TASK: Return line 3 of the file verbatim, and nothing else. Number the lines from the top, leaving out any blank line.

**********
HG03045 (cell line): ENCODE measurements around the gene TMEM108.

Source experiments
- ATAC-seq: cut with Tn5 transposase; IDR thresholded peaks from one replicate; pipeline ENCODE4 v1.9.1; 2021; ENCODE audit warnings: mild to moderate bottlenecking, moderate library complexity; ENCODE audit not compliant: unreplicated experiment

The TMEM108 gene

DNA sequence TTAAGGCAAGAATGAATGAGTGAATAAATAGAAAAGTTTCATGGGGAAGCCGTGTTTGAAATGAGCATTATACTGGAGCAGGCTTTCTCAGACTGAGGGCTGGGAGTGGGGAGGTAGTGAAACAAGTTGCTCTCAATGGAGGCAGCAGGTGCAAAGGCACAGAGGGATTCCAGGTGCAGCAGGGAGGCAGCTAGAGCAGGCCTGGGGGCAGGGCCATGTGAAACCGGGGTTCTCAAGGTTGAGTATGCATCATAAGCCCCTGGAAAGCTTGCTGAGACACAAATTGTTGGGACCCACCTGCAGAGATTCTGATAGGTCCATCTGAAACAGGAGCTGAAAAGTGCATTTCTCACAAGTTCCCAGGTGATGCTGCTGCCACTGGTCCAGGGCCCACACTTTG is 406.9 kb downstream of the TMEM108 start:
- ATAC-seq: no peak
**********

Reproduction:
- ATAC-seq: cut with Tn5 transposase; IDR thresholded peaks from one replicate; pipeline ENCODE4 v1.9.1; 2021; ENCODE audit warnings: mild to moderate bottlenecking, moderate library complexity; ENCODE audit not compliant: unreplicated experiment